Nighttime Heat Waves In Pacific Northwest Have Quadrupled In Frequency Over The Past 33 Years

Nighttime heat waves in the Pacific Northwest have quadrupled in frequency over the past 33 years, according to new research from the University of Washington. Specifically — the region of Washington state west of the Cascades experienced only three nighttime heat waves during the years of 1901-1980, but 12 nighttime heat waves during the years since 1980.

"Nighttime heat waves of three days or more between 1901 and 2009. The colors represent different ways of processing the historical readings." Image Credit: K. Bumbaco / UW
“Nighttime heat waves of three days or more between 1901 and 2009. The colors represent different ways of processing the historical readings.”
Image Credit: K. Bumbaco / UW

To clarify — a nighttime heat wave is when the daily low is in the top 1% of the temperatures on record — so, for example, in Seattle that means a low above 61.5 F that lasts for at least three nights in a row is a nighttime heat wave.

“In general, minimum daily temperatures have been warming faster than maximum temperatures, so we’re not surprised to see a trend in the minimum events,” stated corresponding author Karin Bumbaco, a research scientist at the Joint Institute for the Study of the Atmosphere and Ocean. “Still, we were surprised to see this significant increase in the frequency of nighttime heat waves.”

The researchers began this new work “after fielding questions during the July 2009 heat wave, which broke temperature records and led to a local run on fans and air conditioners. People wanted to know how that event compared with others in the history books.”

The University of Washington continues:

The two ran the numbers with the help of Oregon State University’s Kathie Dello at the Oregon Climate Service. They studied temperature readings west of the Cascade Mountains in Washington and Oregon from 1901 to 2009, looking for instances where the daytime high or nighttime low temperature hit the top 1 percent of readings for at least three consecutive days.


The 2009 scorcher set records in daytime temperature, but it was the string of warm nights that stood out, Bumbaco said. By their definition it was a three-day daytime heat wave in the Pacific Northwest — but included eight consecutive hot nights, the longest seen in the observational record.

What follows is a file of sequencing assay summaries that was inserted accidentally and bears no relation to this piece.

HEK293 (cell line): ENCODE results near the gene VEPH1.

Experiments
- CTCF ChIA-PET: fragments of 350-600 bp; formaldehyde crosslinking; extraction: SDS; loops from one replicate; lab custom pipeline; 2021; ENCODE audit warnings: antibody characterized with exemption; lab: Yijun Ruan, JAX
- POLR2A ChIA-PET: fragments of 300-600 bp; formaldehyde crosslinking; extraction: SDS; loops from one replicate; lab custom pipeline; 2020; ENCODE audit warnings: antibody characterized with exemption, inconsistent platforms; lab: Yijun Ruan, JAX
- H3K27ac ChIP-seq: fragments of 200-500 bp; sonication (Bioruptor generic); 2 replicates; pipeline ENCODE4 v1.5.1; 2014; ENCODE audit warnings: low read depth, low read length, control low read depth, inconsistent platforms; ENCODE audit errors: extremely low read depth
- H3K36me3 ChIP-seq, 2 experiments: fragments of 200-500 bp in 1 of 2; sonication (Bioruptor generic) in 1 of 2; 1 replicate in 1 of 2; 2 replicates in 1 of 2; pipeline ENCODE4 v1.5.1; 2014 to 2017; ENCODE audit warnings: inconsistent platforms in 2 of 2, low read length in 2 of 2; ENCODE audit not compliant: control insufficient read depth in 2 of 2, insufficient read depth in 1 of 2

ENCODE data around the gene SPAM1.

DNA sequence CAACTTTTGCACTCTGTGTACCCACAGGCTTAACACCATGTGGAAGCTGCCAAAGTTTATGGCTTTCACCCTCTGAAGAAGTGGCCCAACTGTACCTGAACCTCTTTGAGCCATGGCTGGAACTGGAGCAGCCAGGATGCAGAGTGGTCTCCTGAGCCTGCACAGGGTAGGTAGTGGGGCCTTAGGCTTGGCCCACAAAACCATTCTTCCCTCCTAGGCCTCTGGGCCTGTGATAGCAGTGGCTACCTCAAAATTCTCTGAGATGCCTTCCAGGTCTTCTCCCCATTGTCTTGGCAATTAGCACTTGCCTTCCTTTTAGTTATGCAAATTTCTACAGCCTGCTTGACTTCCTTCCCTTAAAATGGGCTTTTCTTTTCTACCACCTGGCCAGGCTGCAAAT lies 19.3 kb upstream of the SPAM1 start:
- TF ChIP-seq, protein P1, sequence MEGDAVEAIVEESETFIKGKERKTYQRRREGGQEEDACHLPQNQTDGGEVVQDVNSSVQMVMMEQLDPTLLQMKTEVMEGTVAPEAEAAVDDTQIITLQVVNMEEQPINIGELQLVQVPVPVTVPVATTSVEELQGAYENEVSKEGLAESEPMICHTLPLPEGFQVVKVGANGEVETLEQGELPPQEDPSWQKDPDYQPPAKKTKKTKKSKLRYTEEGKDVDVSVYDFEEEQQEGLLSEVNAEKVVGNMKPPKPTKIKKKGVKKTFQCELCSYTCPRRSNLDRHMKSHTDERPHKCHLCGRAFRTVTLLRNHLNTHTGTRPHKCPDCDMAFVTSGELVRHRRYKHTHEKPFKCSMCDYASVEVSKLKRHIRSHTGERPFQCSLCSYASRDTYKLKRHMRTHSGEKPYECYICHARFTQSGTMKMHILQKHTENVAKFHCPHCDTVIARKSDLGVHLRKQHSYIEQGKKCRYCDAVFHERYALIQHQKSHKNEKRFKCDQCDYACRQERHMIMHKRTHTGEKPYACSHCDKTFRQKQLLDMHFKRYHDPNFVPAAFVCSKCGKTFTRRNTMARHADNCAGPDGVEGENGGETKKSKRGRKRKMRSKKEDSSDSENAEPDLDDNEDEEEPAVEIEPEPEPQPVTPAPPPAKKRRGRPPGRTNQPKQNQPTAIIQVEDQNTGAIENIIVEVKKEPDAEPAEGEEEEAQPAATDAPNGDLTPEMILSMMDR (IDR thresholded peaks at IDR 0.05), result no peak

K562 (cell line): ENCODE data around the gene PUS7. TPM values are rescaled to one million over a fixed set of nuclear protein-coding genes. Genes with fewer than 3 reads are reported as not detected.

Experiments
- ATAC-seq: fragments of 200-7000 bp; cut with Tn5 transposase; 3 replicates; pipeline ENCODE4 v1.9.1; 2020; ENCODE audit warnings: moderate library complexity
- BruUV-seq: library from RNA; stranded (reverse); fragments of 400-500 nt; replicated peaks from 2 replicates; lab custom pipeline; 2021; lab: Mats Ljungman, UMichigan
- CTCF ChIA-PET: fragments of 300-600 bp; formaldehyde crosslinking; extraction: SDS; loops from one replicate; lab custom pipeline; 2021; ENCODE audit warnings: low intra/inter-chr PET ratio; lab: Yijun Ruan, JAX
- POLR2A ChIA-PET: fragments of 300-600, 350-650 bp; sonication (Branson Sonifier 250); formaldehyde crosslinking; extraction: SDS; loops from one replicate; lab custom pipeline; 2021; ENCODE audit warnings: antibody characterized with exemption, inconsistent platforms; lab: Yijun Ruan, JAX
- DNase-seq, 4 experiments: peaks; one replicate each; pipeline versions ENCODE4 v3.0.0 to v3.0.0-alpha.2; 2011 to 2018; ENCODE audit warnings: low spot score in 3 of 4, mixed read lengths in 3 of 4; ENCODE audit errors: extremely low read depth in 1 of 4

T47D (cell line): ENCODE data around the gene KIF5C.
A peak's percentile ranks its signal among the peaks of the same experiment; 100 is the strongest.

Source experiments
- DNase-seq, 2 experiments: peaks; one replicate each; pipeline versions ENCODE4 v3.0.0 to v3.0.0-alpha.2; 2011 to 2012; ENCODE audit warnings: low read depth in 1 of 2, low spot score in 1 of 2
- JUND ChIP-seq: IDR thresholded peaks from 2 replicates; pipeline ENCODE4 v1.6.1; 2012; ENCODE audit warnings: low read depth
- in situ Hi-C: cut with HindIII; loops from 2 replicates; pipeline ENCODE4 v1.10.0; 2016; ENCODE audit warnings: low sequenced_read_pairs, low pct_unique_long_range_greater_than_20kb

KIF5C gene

“It was hard to cool down at night, there wasn’t much relief at all,” Bumbaco stated.

The new research has also provided some answers with regard to the mechanism behind the rapid increase in nighttime heat waves — high humidity which serves to trap heat.

“It’s well known that Pacific Northwest heat waves occur when breeze off the ocean is replaced with air flow from the east, which warms up as it flows down the western slope of the Cascade Mountains. But the researchers also found another trait for nighttime heat waves. The records show that nighttime heat waves happen during high humidity, where water vapor in the air serves as a blanket to trap heat.”

“Forecasters already do a good job at predicting when heat is coming into the region, but this might help differentiate between hot days versus hot nights,” Bumbaco stated.

The current predictions are that climate change will cause heat waves in the region to become more frequent, longer, and more extreme — both during the day and during the night.

Though it was not part of the study, the recent late-June 2013 hot spell included just two extremely hot days, but readings at SeaTac Airport showed it qualified as yet another nighttime heat wave.


The study also includes a preliminary look at health effects from heat waves, which in the U.S. account for about 1,500 deaths each year. It found a 50% increase in the number of regional hospitalizations coded as being related to heat on dates the authors identified as heat waves. The most heat-related hospital admissions were during the 2009 heat wave and during a 2006 event that had the warmest nights on record. This corroborates other studies suggesting that nighttime heat has the most impact on human health.


Northwesterners are unlikely to draw sympathy from people across the country who are weathering triple-digit summer temperatures. But there is reason for concern. Because the region has mild temperatures people are not acclimatized to extreme heat and, perhaps most importantly, most people do not own air conditioners in their homes.

The new research was just published in the July issue of the Journal of Applied Meteorology and Climatology.

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